After a Nigerian attempted to blow up a U.S. jetliner and a homegrown terror group bombed and killed at will, Nigeria has passed a sweeping anti-terrorism bill.
The law in Africa's most populous nation gives its president the power to declare any group a terrorist organization and imprison convicted members for as long as 20 years. Those who supply "moral assistance" can face 10 years, and warrantless searches are allowed.
After the 9/11 attacks, countries across Africa passed new anti-terrorism bills, as threats from al-Qaida-inspired groups increased. However, vast lands and weak law enforcement continue to hinder countries' abilities to fight back _ and some leaders use loosely worded laws to harass their opponents.
There's "a worrying trend in sub-Saharan Africa in recent years, and that's the growing tendency of governments to pass sweeping anti-terrorism laws and then to use them not only in legitimate efforts to arrest and prosecute terrorism suspects, but often as a weapon against regime opponents in general," said Richard Downie, deputy director of the Africa program at the Washington-based Center for Strategic and International Studies.
In Nigeria, home to 150 million people, terrorism takes many forms. In its oil-rich southern delta, militant groups bomb oil pipelines and kidnap foreign workers. And in 2009, Nigerian Umar Farouk Abdulmutallab boarded a flight out of Lagos on his way to attempt to bring down a Detroit-bound airliner, allegedly on behalf of an al-Qaida cell in Yemen.
Nigeria has seen an increase in attacks carried out by a radical Muslim sect known locally as Boko Haram, which wants strict Shariah law across the country. U.S. officials fear the group has ties to two al-Qaida-aligned terror groups already operating in Africa.
The U.S. pushed Nigeria to pass its counterterrorism bill. But it grants wide-ranging powers to police officers who routinely demand bribes from motorists, make arrests to shake down citizens and often kill suspects in custody.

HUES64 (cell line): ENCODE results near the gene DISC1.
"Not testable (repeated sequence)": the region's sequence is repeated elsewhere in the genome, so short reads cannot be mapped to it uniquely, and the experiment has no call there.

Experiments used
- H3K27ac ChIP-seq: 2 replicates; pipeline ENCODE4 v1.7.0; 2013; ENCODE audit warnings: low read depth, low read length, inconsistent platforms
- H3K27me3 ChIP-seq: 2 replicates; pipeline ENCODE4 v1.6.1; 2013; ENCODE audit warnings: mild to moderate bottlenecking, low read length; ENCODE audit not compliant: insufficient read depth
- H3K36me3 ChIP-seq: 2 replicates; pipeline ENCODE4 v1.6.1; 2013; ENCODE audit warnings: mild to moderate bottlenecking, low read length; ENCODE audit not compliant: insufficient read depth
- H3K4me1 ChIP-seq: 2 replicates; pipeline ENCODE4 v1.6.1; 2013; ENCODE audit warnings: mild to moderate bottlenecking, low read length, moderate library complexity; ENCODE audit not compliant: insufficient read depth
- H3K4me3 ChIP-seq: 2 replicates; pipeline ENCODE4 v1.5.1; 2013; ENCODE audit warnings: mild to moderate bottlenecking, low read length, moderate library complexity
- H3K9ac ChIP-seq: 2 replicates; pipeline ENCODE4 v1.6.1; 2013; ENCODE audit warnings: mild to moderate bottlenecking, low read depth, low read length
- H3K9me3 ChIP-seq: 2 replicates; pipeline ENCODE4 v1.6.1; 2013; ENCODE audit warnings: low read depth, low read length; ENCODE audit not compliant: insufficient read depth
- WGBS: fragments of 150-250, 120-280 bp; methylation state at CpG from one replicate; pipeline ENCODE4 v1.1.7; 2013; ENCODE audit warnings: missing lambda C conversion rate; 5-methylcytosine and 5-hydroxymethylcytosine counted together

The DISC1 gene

"We already have concerns with extrajudicial killings and unlawful conduct," said Olawale Fapohunda, a human rights lawyer based in Lagos who worries the new powers will, in effect, legalize police criminality.
Burkina Faso, Niger and South Africa all have passed anti-terror laws in the last decade.
South Africa adopted new terrorism legislation in 2004, replacing laws dating back to the apartheid era. Since then, 18 people have been convicted on terror charges there, including 13 South Africans, two from Lesotho and one citizen each of Mozambique, Palau and Zimbabwe, according to documents obtained by the Associated Press in response to a request under South Africa's freedom of information law.
Cross-border cooperation has led to the arrest of suspected terrorists, such as South Africa quickly nabbing and charging a suspected leader of a militant group in Nigeria last year. Mali also is partnering with neighbors to fight against al-Qaida in the Islamic Maghreb.
But many more challenges remain. Somalia, where the al-Qaida-aligned group al-Shabaab operates, hasn't had a stable government since 1991. The dysfunctional government in the Democratic Republic of Congo, which covers lands the equivalent size of a quarter of the U.S., can't patrol its vast countryside.
Even when a country has anti-terror laws in place, they still can be misused. In Ethiopia, the government has used anti-terrorism laws passed in 2009 to jail and silence journalists writing critical stories, according to the Committee to Protect Journalists. Nearby Uganda has seen similar allegations.
Others have moved more slowly in passing new laws, like Kenya, civil rights groups are stalling over concerns about Muslims being targeted and authorities getting too much power.
Associated Press writer Donna Bryson in Johannesburg contributed to this report.
Jon Gambrell can be reached at http://www.twitter.com/jongambrellAP.